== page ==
Habermas develops his ideas to suggest a re-working of Marxism. According to Habermas, Marx accepted the original Hegelian (and Enlightenment) proposal that Reason was the vital human characteristic. [4] His difference with Hegel lay in the fact that instead of seeing Reason best expressed through the conscious involvement of people with 'universal', philosophically-orientated, laws, Marx saw labour as the form of creative rationalization. [5] Habermas breaks company with Marx at this point, and argues that the vital quality which we should be stressing is the ability of human beings to create communicative structures. Many of the historical sketches he presents are attempts to trace the development of societies—conceived of as communicative structures—from the dawn of civilization to the present-day. [6] The point which Habermas stresses is the increasing complexity of social organization. Without romanticizing early human societies, Habermas sees them as characterized by a unity, a type of cultural consensus. This unity grows increasingly fragmented through the development of a separate ruling strata, operating according to a different type of communicative practices than the majority of the population.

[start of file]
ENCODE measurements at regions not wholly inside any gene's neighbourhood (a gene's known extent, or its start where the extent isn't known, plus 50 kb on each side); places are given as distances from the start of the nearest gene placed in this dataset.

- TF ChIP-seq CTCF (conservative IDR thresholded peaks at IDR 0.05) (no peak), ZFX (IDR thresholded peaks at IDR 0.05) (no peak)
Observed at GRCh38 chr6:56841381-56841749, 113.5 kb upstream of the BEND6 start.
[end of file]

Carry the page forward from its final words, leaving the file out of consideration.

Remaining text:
Habermas traces the development of this ruling strata. From the quasi-familial rules of early civilization, there develops a more abstract, less personalised concept of universal law. In the seventeenth and eighteenth centuries society grows more complicated: in place of a simple two-tier model of state and society, or public and private, a third sphere of human activity—a 'system' in Habermas's vocabulary—emerges: the economy. Modern capitalism is seen as a radically innovative break with medieval norms, for it is an apolitical and amoral system, which justifies its development with reference to natural law. Habermas argues that the permanent crisis within the capitalist world is centred around the legitimacy of the state and the economy within this political-cultural framework. [7] On the one hand, capitalism cannot survive without state intervention: on the other hand, the moment that the state intervenes, the economic sphere loses its apparently apolitical nature and therefore becomes liable to more sustained and divisive collective struggles. The 'solution' adopted by western societies is a type of permanent crisis management: there is a tendency to oscillate between state intervention and free market rhetoric, while other social-structural tactics are deployed to defuse any latent class struggle. (Habermas's Marxist roots can be seen in this effort to explain why the proletariat has not revolted.) Western societies are undergoing a process of further fragmentation, in which almost all aspects of life are compartmentalized in such a manner as to prevent a consciousness of the totality of social problems.